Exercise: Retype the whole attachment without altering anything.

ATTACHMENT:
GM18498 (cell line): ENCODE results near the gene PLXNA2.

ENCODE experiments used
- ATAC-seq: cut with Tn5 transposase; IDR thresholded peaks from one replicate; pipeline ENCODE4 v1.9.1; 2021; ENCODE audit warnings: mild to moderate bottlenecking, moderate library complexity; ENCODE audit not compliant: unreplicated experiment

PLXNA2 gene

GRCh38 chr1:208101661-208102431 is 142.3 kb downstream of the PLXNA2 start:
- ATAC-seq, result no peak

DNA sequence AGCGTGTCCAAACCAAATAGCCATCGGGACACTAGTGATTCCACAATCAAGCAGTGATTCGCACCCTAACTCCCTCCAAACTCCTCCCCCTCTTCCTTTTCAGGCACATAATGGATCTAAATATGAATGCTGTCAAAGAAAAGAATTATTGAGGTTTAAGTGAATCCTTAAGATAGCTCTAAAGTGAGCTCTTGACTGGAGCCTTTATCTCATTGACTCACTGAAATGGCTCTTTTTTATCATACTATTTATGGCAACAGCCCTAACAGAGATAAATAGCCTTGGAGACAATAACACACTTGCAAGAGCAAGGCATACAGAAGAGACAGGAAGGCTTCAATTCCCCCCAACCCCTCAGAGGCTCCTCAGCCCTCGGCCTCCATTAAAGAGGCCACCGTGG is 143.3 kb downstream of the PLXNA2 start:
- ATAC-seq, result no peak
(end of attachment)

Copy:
GM18498 (cell line): ENCODE results near the gene PLXNA2.

ENCODE experiments used
- ATAC-seq: cut with Tn5 transposase; IDR thresholded peaks from one replicate; pipeline ENCODE4 v1.9.1; 2021; ENCODE audit warnings: mild to moderate bottlenecking, moderate library complexity; ENCODE audit not compliant: unreplicated experiment

PLXNA2 gene

GRCh38 chr1:208101661-208102431 is 142.3 kb downstream of the PLXNA2 start:
- ATAC-seq, result no peak

DNA sequence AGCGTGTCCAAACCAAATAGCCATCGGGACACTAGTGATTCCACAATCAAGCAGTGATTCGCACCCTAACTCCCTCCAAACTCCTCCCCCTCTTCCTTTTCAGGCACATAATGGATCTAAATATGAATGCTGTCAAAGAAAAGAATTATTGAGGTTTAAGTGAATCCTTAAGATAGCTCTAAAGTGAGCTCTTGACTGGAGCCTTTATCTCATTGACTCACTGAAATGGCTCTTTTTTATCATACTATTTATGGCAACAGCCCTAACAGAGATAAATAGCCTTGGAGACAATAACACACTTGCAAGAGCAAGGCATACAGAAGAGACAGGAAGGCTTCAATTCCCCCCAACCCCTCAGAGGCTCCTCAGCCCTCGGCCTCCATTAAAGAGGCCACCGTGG is 143.3 kb downstream of the PLXNA2 start:
- ATAC-seq, result no peak